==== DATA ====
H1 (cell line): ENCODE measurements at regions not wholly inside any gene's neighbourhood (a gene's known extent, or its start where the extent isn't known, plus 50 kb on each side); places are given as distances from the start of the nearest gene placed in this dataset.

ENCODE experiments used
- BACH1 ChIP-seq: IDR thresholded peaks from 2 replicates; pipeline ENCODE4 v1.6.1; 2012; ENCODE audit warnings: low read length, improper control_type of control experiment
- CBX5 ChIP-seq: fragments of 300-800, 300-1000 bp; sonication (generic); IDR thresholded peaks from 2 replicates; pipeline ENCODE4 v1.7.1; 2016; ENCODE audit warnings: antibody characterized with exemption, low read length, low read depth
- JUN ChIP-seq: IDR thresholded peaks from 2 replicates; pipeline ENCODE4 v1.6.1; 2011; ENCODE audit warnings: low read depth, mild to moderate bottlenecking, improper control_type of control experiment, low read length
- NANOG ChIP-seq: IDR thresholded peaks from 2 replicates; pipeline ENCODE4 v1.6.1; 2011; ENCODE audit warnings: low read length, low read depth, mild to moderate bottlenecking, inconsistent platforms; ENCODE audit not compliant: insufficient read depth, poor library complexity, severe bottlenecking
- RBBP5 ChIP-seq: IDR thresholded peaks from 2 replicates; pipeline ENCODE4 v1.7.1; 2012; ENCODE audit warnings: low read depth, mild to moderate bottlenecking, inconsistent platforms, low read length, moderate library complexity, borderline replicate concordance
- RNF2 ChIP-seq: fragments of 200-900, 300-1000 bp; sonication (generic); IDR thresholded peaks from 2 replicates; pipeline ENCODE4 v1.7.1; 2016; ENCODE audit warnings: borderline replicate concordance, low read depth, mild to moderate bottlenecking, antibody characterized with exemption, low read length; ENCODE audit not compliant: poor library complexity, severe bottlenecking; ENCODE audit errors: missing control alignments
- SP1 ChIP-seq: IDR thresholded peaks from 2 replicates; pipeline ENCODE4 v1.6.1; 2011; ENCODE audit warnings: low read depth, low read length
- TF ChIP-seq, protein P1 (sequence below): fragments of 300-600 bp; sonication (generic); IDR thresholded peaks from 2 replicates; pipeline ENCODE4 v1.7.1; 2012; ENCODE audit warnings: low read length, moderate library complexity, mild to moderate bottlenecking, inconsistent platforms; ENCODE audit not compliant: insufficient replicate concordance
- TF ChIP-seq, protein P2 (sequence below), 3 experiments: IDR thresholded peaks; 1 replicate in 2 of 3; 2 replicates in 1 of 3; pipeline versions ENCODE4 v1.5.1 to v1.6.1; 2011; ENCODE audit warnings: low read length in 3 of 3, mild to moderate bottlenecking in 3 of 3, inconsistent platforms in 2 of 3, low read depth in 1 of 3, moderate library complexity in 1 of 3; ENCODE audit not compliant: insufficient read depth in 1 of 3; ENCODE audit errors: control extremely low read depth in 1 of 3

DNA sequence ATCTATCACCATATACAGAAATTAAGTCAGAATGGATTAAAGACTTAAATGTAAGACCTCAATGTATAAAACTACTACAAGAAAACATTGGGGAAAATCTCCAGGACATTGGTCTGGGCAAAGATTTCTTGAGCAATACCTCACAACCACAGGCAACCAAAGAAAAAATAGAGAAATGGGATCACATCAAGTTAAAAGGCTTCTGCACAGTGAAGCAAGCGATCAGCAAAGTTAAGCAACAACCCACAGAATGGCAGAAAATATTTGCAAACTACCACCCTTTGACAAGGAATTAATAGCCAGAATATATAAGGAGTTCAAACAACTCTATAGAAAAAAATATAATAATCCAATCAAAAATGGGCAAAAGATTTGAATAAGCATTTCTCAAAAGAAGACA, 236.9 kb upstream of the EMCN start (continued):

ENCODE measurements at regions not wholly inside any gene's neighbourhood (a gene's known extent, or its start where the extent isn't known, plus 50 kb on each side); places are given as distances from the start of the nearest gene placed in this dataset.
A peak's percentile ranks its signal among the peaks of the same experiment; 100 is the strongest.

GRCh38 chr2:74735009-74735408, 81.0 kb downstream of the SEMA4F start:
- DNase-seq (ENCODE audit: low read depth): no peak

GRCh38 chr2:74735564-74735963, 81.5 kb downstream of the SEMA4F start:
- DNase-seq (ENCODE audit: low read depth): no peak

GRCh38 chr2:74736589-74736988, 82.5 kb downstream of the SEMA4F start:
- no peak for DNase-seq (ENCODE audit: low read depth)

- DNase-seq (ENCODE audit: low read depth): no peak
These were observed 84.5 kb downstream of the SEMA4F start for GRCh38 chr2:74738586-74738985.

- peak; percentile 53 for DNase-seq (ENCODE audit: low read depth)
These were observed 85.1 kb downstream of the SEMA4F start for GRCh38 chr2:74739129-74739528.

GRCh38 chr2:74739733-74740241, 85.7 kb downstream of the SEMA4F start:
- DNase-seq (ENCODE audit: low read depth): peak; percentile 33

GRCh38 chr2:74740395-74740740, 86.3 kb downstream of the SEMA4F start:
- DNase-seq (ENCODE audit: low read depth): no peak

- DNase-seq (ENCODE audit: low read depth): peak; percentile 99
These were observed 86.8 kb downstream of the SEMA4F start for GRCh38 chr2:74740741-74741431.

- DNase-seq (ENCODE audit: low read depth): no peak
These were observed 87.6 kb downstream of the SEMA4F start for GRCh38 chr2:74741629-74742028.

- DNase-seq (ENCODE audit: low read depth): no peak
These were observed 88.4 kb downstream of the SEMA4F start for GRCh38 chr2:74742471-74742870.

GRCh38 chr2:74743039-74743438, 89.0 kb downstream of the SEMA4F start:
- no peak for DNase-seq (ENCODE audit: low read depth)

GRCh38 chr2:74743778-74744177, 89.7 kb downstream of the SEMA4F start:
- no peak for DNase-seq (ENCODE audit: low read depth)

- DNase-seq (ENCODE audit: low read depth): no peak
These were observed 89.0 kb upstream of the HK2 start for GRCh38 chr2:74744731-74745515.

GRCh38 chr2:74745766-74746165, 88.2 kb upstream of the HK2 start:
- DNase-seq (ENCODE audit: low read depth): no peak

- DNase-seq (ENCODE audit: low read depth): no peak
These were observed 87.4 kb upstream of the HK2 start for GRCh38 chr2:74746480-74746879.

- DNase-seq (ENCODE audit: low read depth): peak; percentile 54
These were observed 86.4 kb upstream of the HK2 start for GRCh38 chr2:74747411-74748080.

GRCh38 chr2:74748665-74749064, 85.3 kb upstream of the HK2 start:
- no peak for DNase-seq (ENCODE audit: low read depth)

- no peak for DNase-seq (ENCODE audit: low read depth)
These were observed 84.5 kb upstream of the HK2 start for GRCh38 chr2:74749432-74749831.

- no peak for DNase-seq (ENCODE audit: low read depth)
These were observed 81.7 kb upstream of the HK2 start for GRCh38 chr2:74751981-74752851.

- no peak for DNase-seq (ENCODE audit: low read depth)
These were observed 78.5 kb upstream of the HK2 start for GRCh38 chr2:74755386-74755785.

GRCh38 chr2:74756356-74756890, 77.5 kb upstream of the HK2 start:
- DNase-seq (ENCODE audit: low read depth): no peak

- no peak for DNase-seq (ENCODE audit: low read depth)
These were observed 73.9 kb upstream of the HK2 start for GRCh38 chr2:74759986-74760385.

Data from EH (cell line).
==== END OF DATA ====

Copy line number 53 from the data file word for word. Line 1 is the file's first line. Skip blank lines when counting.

- no peak for DNase-seq (ENCODE audit: low read depth)